Tuesday, July 21, 2009

Cycling Along the Cape Cod Canal

Cape Cod is widely known as a famous vacation destination in eastern Massachusetts. Known for ocean beaches, sand dunes, and cranberry bogs, the Cape is an arm-shaped sand bar left behind by the glacial recession about 12,000 years ago. The Cape became a popular vacation spot in the late 1800s, when the industrial revolution filled the cities with smoke and coal soot. Urbanites yearning to breathe free flocked to places like Cape Cod, arriving by rail.

In the 20th century, the Cape became synonymous with summer vacation. Perhaps, this fame is best illustrated in the lyrics of "Old Cape Cod," a 1957 hit by Pattie Page. The song (written by Claire Rothrock, Milton Yakus, and Allan Jeffrey) could have been sponsored by the tourist bureau, praising the Cape for its “sand dunes and salty air, quaint little villages here and there.”

Today, the Cape remains popular with tourists seeking beaches and boating. The gateways to the Cape are two bridges that span 135 feet above the Cape Cod Canal. The Sagamore and Bourne Bridges, opened on June 22, 1935, are also known as the pinch points that back up traffic for miles on summer weekends.

Despite the traffic, the bridges afford picturesque views of the canal. But to see more than a fleeting view of the canal, one needs to spend some times on the banks of the waterway. Perhaps the best way to do that is to bike the pathways that parallel the canal.

Last weekend, as part of our summer hike-and-bike “stay-cation,” we took the bikes to the mainline side of the canal and biked the 7 miles (each way) along the canal. The warm sun was mixed with cool breezes along the canal, at times providing a stiff headwind for the westbound ride.

But overall it was a nice day and a pleasant ride. And an opportunity to mix this with a little photography of engineering structures captured in the scenic backdrop of the cape.

Below: Looking up at the Sagamore Bridge towering above the canal and bike path.

Above: a power plant on the "cape" side of the canal.

Below: the canal meets Cape Cod Bay.

Above: typical view along the canal. With all the trees, you feel far away from the traffic and development.

Below: looking up on the massive tower of the railroad bridge.

Below: the quait railroad station at Buzzards Bay. It was a busy station before the auto surpassed the train as the popular way of traveling to the Cape. Now, only one train a week leaves from Buzzards Bay to Hyannis.

Saturday, July 11, 2009

View from the Mountaintop

With a height of 3,165 feet (965 meters), Mount Monadnock is said to be the second most frequently climbed mountain in the world, after Mount Fuji in Japan. Located in southwestern New Hampshire (USA), on a clear day, one can see 100 miles (160 km) from the mountaintop. What makes the views so spectacular is the bare rock summit above the treeline and in the midst of unique alpine vegetation.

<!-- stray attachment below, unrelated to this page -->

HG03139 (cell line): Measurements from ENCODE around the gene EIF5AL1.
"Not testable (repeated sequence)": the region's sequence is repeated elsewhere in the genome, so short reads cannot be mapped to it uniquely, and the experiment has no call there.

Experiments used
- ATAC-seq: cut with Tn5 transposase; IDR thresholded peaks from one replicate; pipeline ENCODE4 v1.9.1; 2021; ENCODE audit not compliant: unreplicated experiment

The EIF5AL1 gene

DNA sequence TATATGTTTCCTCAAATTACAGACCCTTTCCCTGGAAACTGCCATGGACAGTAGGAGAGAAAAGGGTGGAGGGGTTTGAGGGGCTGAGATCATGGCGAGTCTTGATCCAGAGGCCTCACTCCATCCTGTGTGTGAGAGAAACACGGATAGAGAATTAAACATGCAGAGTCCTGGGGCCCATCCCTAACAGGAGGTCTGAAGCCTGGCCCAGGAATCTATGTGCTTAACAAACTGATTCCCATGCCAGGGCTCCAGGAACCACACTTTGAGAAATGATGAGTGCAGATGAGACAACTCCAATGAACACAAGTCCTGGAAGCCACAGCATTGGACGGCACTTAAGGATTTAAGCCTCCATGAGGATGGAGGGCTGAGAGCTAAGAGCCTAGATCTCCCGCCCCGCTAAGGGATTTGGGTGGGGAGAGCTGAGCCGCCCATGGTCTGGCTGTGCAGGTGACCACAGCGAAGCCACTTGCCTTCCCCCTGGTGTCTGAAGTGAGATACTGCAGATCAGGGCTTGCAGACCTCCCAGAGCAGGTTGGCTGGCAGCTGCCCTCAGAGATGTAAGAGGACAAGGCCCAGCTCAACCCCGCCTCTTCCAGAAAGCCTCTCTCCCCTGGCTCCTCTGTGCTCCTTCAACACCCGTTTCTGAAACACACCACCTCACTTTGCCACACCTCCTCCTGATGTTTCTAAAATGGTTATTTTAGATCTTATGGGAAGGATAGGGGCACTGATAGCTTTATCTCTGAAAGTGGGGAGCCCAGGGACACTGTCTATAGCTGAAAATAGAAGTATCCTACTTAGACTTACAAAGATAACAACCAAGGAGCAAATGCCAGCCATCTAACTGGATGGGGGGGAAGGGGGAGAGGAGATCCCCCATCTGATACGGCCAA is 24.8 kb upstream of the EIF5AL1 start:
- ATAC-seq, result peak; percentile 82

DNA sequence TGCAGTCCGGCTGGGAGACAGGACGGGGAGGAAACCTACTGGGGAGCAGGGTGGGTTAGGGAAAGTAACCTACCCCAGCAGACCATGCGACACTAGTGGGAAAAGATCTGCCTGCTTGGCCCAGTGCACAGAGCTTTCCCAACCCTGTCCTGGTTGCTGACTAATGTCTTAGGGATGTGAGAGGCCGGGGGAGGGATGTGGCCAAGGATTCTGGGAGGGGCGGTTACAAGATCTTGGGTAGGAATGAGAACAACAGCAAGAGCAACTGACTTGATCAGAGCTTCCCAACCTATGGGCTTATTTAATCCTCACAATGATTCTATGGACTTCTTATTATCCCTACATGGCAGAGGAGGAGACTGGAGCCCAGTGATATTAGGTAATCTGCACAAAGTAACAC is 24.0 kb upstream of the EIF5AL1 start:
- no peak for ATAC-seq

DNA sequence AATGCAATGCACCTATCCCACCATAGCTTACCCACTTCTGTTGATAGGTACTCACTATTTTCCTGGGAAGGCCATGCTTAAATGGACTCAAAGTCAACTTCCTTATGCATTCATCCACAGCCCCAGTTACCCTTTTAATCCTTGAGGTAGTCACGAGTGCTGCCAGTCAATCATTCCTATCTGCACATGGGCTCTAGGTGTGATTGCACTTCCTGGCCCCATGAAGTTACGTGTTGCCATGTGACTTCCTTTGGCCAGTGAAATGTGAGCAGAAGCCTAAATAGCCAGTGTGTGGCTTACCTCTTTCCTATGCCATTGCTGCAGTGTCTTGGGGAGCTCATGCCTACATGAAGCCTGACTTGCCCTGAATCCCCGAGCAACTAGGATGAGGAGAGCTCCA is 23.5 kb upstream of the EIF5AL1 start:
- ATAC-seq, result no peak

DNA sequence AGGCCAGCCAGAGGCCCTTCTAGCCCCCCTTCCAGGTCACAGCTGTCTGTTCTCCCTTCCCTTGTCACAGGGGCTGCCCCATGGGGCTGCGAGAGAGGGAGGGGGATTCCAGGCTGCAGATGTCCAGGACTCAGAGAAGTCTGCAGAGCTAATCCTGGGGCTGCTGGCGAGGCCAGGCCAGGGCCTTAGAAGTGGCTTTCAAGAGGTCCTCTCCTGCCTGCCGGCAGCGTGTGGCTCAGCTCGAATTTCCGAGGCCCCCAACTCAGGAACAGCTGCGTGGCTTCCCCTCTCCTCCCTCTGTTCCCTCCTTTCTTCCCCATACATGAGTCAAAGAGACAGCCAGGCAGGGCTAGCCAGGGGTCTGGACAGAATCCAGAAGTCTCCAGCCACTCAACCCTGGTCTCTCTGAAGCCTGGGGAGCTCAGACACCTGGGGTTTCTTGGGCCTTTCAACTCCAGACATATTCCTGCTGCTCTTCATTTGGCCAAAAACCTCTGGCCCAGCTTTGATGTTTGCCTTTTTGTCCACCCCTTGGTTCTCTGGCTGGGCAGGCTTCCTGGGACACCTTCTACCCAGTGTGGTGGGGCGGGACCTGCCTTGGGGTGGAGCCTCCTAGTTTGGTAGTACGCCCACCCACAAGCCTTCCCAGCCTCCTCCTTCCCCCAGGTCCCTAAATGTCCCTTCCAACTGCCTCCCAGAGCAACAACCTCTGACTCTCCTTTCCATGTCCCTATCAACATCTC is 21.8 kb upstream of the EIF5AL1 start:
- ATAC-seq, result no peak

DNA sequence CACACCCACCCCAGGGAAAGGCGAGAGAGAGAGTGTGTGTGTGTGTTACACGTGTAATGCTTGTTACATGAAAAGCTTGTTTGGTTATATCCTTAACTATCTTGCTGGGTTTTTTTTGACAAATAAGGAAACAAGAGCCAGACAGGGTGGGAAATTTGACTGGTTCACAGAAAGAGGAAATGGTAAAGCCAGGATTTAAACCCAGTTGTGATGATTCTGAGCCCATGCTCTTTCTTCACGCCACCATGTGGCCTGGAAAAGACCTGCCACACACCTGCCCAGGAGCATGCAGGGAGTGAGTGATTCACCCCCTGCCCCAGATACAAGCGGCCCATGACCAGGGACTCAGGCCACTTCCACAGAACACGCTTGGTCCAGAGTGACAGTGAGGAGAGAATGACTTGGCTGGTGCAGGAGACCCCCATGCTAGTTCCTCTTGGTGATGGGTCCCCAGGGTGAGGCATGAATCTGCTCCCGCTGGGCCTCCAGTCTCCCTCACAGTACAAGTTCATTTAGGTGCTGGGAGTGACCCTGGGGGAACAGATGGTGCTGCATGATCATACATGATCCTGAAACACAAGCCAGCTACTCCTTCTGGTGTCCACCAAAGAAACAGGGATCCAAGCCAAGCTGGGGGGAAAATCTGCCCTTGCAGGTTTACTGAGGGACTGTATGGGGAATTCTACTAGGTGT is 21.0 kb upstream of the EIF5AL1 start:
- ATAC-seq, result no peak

It’s been years since we climbed, so we returned to Mt. Monadnock on July 5th. It was a perfect summer day, sunny and not too hot. But the climb (1,000 feet or 305 meters) and descent were a little tougher than we remembered. Come to think of it, it was probably about 20 years since our last climb! That could be why.

Well, the views and pictures were worth the wear and tear on our leg muscles!

The path to the peak starts out as an easy walk through the woods:

Hikers climing with the summit in sight. This was about 1.5 hours after we started hiking.

Near the summit, a view of miles around:

A disc markes the top of Mount Monadnock:

Hikers rest from their climb at the mountaintop. A nice breeze kept the temperature perfect.

View of vegitation near mountaintop:

Views from the mountaintop:

Thursday, July 9, 2009

O for a Sunny Day

o, for a sunny day in a month lost,
obscured in clouds,
with nearly perpetual precipitation
washing away the joy of solar radiance.

o great orb that rules the day:
can i remember how you feel?
your warmth upon my face,
my body bathed in summer heat
as I stroll the city streets
enjoying the leisure of the unhurried pace
that your warmness imposes.

how can we endure the grayness of another day
where the subtlety of colors is diluted
in such dull diffused daylight?
where an autumnal chill in my bones and
a film of mist coat over our flesh
left my soul in a joyless limbo.

o new month of Julius,
will you restore what we lost last month?
the simple joy of a warm summer day
bathed in sunlight.